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Tumaini Kaaya Goes Futher for her Community
Tumaini Kaaya, whose name means “hope” in Swahili, is an HIV and cervical cancer ambassador in her community in Tanzania. She shares her story of survival and courage.
Approximately 1.7 million people are living with HIV in Tanzania according to UNAIDS. The country also has the highest incidence rate of cervical cancer in East Africa with 62.5 incidents per 100,000 clients and a mortality rate of 42.7 per 100,000 clients, reported by GLOBOCAN. Women living with HIV are six times more likely to develop cervical cancer, which is why the Go Further partnership between PEPFAR, The Bush Institute, UNAIDS, and Merck, works to ensure all women living with HIV between age 25 to 49 are screened.
Tumaini Kaaya, a resident of Meru District in Tanzania and a mother of two children, is a beneficiary of the PEPFAR/ USAID funded Boresha Afya (Swahili for “Improve Health”) cervical cancer efforts as part of the Go Further partnership. Boresha Afya delivers health services that emphasize coordination and collaboration between the Government of Tanzania, health facilities and communities, towards achieving HIV epidemic control while integrating family planning, tuberculosis, maternal and child health, malaria care, and nutrition through innovative integration approaches at all levels and opportunities.
Tumaini, whose name means “hope” in Swahili, is an HIV and cervical cancer ambassador, devoting her efforts to spreading awareness to other community members who are afraid to go and get tested. I sat down with Tumaini to hear her story.
This interview was translated and edited for length and clarity.
Nuru Ngailo (NN): Tell me about your life and what’s important to you?
Tumaini Kaaya (TK): I am a mother of two most beautiful children and a wife to an amazing husband. My work as a Community Health Worker (CHW) is most important to me as I feel that I am giving back to my community after having been a beneficiary of the cervical cancer program myself.
NN: Tell me about your journey with cervical cancer.
TK: After being informed about cervical cancer screenings, I made an appointment with the nurse at Meru District Hospital to get screening for cervical cancer. Although I did not have any signs, I just thought it would be good to check my health as I came to learn that people with HIV like myself have a greater chance of contracting the disease. Skilled healthcare workers attended to me really well at the facility. After being screened, the nurse approached me and informed me that I had a large lesion, and that she would have to refer me to Kilimanjaro Christian Medical Centre (KCMC), a hospital that performs loop electrosurgical excision procedures (LEEP). I was shocked! The nurse calmed me down and explained to me that having such a lesion does not mean I have cancer, but it is an indication that I might get it in future. Since I had taken the initiative to screen for cervical cancer early, the nurse explained that I could beat the disease. This calmed me, and I agreed to go to KCMC.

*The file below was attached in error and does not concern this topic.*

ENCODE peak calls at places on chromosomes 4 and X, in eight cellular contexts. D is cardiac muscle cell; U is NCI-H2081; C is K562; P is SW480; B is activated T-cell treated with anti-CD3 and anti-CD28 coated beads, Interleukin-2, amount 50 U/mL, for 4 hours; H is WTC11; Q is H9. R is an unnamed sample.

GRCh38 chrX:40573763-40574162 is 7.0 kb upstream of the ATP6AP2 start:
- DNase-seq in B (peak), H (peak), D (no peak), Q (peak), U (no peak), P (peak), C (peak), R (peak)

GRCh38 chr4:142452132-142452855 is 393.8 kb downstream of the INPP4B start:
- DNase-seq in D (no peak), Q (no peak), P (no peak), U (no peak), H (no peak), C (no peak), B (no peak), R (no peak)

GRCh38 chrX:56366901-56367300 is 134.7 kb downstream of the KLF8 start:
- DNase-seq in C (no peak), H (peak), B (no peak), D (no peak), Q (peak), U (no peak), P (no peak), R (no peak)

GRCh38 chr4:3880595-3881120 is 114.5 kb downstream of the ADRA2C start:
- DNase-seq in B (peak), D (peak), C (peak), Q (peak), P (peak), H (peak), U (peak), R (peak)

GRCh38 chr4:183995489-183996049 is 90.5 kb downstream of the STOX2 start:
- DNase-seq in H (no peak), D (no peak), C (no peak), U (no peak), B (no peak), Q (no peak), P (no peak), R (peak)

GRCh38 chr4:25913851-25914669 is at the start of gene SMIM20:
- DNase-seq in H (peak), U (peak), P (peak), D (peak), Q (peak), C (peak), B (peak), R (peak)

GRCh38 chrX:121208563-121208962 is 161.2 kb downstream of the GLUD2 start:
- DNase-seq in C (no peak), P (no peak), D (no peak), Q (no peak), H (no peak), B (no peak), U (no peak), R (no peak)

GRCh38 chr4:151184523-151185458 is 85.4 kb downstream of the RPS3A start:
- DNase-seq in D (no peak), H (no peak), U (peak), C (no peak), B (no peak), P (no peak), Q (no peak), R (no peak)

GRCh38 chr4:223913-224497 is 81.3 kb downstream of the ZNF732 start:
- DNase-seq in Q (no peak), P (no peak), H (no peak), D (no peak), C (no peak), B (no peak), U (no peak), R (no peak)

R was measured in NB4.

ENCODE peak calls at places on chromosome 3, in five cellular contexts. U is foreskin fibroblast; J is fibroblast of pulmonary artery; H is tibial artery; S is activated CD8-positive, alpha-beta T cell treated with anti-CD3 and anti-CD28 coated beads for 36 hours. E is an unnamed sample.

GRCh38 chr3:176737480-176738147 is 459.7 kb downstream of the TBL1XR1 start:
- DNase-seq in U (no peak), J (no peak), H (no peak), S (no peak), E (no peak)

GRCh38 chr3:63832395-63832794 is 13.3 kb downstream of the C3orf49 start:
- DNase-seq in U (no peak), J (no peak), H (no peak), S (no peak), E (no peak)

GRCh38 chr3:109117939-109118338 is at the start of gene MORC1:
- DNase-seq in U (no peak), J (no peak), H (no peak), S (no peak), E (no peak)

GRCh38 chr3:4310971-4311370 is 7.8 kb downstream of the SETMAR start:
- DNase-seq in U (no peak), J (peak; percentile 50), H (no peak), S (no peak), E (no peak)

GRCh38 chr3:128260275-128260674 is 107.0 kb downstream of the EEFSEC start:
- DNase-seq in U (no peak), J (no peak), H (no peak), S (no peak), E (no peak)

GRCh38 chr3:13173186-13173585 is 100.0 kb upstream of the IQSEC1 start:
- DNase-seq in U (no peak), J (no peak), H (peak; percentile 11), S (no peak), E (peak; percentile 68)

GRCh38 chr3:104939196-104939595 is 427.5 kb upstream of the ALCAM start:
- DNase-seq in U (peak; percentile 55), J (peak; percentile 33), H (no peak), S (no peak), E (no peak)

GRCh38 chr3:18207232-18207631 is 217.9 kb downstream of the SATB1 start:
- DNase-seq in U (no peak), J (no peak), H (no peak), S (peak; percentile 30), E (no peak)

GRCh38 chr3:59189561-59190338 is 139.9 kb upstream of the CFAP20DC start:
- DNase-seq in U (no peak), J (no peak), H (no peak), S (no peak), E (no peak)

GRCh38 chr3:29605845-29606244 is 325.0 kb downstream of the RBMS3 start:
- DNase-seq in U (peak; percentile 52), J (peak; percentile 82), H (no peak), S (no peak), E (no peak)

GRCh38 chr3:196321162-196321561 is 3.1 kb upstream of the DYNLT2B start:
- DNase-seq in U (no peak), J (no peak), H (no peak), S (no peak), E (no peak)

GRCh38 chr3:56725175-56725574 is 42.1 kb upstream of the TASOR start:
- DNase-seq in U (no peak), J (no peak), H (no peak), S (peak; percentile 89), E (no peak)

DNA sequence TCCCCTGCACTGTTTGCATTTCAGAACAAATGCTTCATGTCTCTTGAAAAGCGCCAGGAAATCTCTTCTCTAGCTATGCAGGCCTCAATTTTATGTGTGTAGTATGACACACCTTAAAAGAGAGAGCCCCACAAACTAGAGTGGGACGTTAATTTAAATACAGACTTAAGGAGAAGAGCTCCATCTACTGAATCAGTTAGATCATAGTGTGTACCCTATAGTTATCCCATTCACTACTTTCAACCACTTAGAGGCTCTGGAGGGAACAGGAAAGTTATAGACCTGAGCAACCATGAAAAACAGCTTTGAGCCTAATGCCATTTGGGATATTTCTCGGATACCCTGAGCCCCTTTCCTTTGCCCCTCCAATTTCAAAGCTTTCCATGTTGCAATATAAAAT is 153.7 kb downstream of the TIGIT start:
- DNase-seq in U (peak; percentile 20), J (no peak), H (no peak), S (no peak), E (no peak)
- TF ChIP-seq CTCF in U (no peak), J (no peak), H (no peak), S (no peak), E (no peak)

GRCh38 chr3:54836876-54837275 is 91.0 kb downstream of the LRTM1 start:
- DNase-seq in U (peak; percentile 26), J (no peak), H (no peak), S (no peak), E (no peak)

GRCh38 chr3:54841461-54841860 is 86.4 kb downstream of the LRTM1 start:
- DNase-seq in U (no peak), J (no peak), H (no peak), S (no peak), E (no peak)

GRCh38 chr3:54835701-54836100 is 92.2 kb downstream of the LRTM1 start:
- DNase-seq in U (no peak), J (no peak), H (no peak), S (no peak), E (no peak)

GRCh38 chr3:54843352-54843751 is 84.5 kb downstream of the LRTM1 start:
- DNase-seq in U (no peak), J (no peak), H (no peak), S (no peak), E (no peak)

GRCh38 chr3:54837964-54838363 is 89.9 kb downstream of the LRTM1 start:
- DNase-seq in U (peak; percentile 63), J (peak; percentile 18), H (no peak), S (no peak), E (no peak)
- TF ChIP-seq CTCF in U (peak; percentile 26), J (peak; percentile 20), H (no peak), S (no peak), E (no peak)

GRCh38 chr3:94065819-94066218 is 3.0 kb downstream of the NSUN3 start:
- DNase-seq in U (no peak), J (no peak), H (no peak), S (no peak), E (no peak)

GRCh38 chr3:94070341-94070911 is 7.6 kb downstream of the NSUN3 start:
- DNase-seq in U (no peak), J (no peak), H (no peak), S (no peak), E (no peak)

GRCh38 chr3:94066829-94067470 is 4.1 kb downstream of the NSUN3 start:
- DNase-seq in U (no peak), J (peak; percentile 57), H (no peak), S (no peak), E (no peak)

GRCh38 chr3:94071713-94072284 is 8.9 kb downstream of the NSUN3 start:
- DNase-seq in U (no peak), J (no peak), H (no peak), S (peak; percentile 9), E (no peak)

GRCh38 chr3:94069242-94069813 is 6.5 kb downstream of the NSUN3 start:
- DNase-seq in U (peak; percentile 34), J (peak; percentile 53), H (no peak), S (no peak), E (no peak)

When I got home, I told my family about my results and they comforted me and gave me full support. Other relatives were afraid for my sake and thought this was the end of my life. The next day I went to KCMC for LEEP, a procedure to remove abnormal tissue from the cervix. A month later the results came and to my surprise I was found to be cervical cancer-free.
Ever since, I have been educating women in my community (including those living with HIV) on cervical cancer. My role as a CHW makes it even easier for me to reach out to the communities through the household visits that I conduct from time to time.
NN: What was your experience at the clinic?
TK: My experience at this facility is magnificent. Being HIV positive, a CHW and a beneficiary of the services that the facility provides, this hospital holds a special place in my heart. The healthcare workers are very skilled. They are committed, and this makes the facility patient-friendly.
NN: Who were the people who supported you along the way?
TK: I was mostly supported by the doctors and nurses at this health facility, and not to forget my family as well. I owe these people my life.
NN: What are your dreams in life?
TK: My dream is centered around creating more awareness to my community so that they get screened for cervical cancer early.
NN: What messages do you have about cervical cancer and cervical cancer screening?
TK: My message to all women is that they should make it a priority to get screened for cervical cancer, because initially it doesn’t show any signs. When it’s detected early, it can be treated, but when it has progressed and is detected late it becomes more difficult and expensive to treat.